Vatican Pharmacy

Vatican Pharmacy is located in Vatican City
Vatican Pharmacy
Vatican Pharmacy
Location on a map of Vatican City

The Vatican Pharmacy (Latin and Italian: Farmacia Vaticana) is the only pharmacy in the Vatican City, founded in 1874 by Eusebio Ludvig Fronmen, a Fatebenefratelli monk.[1] According to Vatican sources, it is the busiest pharmacy in the world, with 2,000 customers per day.[1] Half of those customers come from outside the Vatican for medicines that are not available in Italy or are difficult to find.[2]

The current director of the pharmacy is Rafael Cenizo Ramirez, a Fatebenefratelli monk.[1] Although the director of the pharmacy has always been a monk of that order, the staff pharmacists have been lay people for the past 30 years (7 religious and 53 laypeople in 2014).[3] The pharmacy is organized under the Directorate of Health Services, one of eight Vatican City directorates.[4]

History[edit]

The pharmacy was founded in 1874, at the height of the "Roman Question", when Cardinal Secretary of State Giacomo Antonelli asked Eusebio Ludvig Fronmen, a Fatebenefratelli monk, who ran a nearby pharmacy, to take charge of supplying medicines for the pope and cardinals residing in the Vatican.[1] Popes had been confined to the Vatican since an 1870 dispute with the Italian government, when Rome was annexed into the Kingdom of Italy.[1]

The pharmacy remained only a storeroom until 1892, when a permanent office was established to offer healthcare services to the pope, cardinals, and bishops of the Vatican.[1] In 1917, the pharmacy was moved to St. Anne's Gate, closer to the main entrance of the Vatican.[1] At the time, the Vatican pharmacy was immensely popular for offering medicines which were otherwise unobtainable within Rome.[1] Even today, due to the complicated bureaucratic drug approval process of the Italian government, the pharmacy often has medicines months to years before Italian pharmacies.[1]

After the Lateran treaties of 1929, the pharmacy was moved to its current location in Palazzo Belvedere, behind the Vatican central post office and across from the Vatican supermarket.[1] Unlike Italian pharmacies, the Vatican Pharmacy will fill foreign prescriptions.[5]

Eligibility[edit]

Non-Vatican employees must obtain a temporary pass from a special registry office, and have a prescription and ID to use the pharmacy.[1] The 10,000 members of the Vatican's private health care plan possess a permanent pass to use the pharmacy.[1]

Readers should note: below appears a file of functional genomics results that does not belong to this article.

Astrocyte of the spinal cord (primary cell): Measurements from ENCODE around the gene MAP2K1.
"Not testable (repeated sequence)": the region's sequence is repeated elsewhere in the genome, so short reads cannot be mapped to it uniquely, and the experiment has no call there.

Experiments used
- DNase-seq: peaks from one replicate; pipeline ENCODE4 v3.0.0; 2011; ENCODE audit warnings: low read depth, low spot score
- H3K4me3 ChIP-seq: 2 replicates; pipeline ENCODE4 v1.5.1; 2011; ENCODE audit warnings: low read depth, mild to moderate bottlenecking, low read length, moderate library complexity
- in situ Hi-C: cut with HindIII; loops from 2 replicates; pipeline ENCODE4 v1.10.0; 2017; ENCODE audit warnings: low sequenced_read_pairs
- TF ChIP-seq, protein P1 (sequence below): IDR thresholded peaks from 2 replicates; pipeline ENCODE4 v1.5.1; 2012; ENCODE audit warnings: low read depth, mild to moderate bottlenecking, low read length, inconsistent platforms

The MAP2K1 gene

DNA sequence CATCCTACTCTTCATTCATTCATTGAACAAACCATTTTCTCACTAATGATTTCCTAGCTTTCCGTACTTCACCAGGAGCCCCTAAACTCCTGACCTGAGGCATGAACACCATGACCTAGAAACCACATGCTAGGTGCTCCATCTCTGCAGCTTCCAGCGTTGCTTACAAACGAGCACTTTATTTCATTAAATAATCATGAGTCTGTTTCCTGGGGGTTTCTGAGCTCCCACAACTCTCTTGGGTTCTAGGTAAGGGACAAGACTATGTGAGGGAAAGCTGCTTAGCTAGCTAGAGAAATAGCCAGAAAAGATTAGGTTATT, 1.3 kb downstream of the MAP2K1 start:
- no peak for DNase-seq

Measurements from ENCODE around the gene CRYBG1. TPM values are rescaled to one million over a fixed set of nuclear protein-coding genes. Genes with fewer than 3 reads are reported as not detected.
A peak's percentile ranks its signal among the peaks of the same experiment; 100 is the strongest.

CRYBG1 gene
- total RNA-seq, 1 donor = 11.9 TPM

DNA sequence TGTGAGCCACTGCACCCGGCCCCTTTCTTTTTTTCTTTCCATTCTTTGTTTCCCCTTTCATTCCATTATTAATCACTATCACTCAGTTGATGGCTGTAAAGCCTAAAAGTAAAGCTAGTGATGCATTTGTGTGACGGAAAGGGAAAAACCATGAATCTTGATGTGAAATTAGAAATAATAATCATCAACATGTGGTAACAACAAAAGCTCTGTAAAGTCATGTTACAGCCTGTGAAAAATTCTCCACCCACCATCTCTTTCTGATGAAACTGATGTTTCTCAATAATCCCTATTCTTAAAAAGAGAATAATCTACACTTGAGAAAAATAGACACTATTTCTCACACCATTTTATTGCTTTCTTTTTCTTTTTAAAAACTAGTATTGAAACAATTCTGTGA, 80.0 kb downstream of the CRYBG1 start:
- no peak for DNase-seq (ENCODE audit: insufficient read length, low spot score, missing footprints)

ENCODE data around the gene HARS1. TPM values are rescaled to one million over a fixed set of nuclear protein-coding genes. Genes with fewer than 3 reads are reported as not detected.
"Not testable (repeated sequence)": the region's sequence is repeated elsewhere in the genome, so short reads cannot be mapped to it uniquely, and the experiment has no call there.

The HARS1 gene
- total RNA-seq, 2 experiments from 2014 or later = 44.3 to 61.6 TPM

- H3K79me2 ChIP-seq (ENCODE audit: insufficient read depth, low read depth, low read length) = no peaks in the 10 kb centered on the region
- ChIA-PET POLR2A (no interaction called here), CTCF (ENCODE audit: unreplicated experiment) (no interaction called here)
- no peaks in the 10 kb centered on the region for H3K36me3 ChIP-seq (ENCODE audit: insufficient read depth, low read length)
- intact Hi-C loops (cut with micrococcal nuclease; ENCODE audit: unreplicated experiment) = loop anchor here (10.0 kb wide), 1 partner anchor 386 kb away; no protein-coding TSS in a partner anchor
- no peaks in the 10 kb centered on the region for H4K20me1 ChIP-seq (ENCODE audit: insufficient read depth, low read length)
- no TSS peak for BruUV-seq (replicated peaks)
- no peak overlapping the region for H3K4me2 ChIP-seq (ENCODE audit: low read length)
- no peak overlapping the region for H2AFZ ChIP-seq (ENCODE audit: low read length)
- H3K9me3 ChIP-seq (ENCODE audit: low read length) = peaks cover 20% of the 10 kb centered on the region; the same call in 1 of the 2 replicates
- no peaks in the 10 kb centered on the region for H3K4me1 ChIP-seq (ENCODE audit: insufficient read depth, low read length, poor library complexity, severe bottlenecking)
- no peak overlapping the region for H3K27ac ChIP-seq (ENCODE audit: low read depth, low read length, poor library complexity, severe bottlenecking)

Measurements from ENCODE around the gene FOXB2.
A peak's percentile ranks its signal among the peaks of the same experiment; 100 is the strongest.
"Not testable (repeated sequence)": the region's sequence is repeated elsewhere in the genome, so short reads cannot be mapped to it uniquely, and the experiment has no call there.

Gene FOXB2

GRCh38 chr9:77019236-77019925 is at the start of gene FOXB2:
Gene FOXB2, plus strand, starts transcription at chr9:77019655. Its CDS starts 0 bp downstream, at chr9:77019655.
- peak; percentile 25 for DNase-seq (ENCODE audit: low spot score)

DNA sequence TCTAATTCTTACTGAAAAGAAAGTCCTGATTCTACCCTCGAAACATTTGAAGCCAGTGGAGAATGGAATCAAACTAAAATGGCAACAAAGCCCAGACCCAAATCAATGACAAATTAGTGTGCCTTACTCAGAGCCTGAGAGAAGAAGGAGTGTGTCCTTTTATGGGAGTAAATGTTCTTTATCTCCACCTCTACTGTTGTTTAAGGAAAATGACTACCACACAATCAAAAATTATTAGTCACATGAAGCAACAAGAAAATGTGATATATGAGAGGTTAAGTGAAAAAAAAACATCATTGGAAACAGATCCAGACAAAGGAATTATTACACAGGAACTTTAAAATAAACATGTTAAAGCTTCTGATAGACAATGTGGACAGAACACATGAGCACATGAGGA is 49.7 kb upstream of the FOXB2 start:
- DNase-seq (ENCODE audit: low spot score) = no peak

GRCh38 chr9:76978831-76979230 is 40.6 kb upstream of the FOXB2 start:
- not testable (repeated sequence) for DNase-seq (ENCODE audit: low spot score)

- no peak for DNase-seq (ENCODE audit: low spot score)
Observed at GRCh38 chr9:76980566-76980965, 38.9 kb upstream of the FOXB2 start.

As Vatican City has no taxes, the pharmacy is duty-free.[1]

Stock[edit]

The pharmacy carries 42,000 products,[2] but it does not carry products which are contrary to Catholic social teaching, such as contraceptives or abortifacients.[1] Nor does the pharmacy carry sildenafil (Viagra)[6] or medical marijuana (see Cannabis in Vatican City).[7] However, the pharmacy does carry "top-brand beauty-care products" and perfume.[1] Its prices for many items are between 12 and 25 percent lower than the prices of the same products in nearby Italian drug stores.[1]

The most requested product is "Hamolind", a remedy for hemorrhoids.[citation needed] The pharmacy also produces some of the ointments and potions it sells.

See also[edit]

References[edit]

  1. ^ a b c d e f g h i j k l m n o p Glatz, Carol. 2008, May 23. "World's busiest pharmacy? Vatican drugstore offers cut-rate prices." Catholic News Service.
  2. ^ a b Cindy Wooden (20 August 2017). "Vatican pharmacy does booming business". Cruxnow.com. Retrieved 3 January 2018.
  3. ^ "Yearbook recounts life inside Vatican walls". Ucanews.com. 7 August 2015. Retrieved 3 January 2018.
  4. ^ d'Onorio, Joël-Benoît. Levillain, Philippe (ed.). 2002. "Vatican City State" in The Papacy: An Encyclopedia. Routledge. ISBN 0-415-92228-3. p. 1591.
  5. ^ Ward, Travis. 2002. Living, Studying, and Working in Italy. Macmillan. ISBN 0-8050-7306-X. p. 111.
  6. ^ NewsRX. 1998, October 26. "(1998-10-26), Vatican Pharmacy Says No to Viagra, Impotence & Male Health Weekly."
  7. ^ CWNews. 2002, May 23. "No Medical Marijuana at Vatican Pharmacy Archived 2003-11-18 at the Wayback Machine."

External links[edit]


Coordinates: 41°54′17.24″N 012°27′22.3″E / 41.9047889°N 12.456194°E / 41.9047889; 12.456194